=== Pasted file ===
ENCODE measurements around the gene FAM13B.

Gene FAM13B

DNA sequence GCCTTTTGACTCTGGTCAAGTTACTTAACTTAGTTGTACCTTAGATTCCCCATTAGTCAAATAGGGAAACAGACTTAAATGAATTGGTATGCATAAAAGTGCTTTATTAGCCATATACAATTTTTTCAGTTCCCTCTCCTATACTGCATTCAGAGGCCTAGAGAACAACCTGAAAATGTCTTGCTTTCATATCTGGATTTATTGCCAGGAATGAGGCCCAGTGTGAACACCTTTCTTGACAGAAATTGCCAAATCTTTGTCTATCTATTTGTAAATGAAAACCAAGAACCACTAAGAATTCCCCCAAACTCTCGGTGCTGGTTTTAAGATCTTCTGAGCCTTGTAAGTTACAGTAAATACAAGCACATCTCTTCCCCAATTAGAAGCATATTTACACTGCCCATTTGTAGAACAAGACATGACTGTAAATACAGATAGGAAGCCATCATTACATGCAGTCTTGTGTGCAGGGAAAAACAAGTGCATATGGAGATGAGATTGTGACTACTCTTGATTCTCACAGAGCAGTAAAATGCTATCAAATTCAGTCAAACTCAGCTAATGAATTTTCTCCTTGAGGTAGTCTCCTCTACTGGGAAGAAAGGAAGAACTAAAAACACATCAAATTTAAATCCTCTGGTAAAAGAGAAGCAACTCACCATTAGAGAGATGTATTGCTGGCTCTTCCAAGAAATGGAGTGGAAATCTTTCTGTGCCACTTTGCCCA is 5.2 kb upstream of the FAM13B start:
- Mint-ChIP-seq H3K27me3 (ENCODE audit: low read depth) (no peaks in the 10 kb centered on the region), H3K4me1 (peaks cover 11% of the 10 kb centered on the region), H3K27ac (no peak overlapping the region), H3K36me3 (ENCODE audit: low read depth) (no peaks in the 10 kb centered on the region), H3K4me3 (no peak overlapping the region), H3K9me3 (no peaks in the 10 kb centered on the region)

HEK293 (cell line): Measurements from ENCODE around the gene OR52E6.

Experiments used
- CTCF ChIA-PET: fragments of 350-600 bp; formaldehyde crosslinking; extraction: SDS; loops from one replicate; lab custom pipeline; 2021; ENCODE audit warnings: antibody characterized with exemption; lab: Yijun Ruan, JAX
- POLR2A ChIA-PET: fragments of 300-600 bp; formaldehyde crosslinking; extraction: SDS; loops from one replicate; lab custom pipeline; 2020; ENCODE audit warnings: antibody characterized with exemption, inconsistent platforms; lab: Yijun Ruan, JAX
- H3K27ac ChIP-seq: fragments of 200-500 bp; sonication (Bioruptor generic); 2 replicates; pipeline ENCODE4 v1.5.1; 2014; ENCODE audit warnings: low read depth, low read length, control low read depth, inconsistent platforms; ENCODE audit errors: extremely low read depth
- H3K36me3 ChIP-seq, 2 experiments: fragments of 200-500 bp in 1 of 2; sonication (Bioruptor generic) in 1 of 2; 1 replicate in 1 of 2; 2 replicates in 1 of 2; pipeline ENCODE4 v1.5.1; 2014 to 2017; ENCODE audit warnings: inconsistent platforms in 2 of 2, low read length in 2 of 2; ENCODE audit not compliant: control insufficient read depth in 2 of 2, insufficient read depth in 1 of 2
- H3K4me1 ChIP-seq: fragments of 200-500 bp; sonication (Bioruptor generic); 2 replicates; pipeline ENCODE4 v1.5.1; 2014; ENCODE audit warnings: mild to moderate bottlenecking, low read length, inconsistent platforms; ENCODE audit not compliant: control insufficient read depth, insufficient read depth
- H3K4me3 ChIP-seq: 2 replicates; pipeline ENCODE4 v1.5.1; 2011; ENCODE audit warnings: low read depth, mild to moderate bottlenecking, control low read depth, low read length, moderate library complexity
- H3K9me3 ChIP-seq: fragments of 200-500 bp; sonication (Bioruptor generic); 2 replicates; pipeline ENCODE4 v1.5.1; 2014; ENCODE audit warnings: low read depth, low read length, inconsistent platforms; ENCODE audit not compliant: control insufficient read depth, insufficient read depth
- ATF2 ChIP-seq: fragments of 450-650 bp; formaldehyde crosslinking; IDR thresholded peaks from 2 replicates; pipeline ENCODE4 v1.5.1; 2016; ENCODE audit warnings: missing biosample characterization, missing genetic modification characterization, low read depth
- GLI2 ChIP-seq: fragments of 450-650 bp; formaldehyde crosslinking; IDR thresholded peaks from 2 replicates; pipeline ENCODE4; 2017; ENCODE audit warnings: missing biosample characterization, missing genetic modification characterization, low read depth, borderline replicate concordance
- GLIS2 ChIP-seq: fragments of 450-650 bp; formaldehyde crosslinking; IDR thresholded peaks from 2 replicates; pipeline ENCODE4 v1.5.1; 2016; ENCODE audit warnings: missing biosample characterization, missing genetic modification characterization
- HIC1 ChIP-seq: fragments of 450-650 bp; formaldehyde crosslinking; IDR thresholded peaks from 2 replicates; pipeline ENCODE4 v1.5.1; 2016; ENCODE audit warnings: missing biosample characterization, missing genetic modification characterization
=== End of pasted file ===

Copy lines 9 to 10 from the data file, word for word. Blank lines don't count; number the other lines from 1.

- H3K27ac ChIP-seq: fragments of 200-500 bp; sonication (Bioruptor generic); 2 replicates; pipeline ENCODE4 v1.5.1; 2014; ENCODE audit warnings: low read depth, low read length, control low read depth, inconsistent platforms; ENCODE audit errors: extremely low read depth
- H3K36me3 ChIP-seq, 2 experiments: fragments of 200-500 bp in 1 of 2; sonication (Bioruptor generic) in 1 of 2; 1 replicate in 1 of 2; 2 replicates in 1 of 2; pipeline ENCODE4 v1.5.1; 2014 to 2017; ENCODE audit warnings: inconsistent platforms in 2 of 2, low read length in 2 of 2; ENCODE audit not compliant: control insufficient read depth in 2 of 2, insufficient read depth in 1 of 2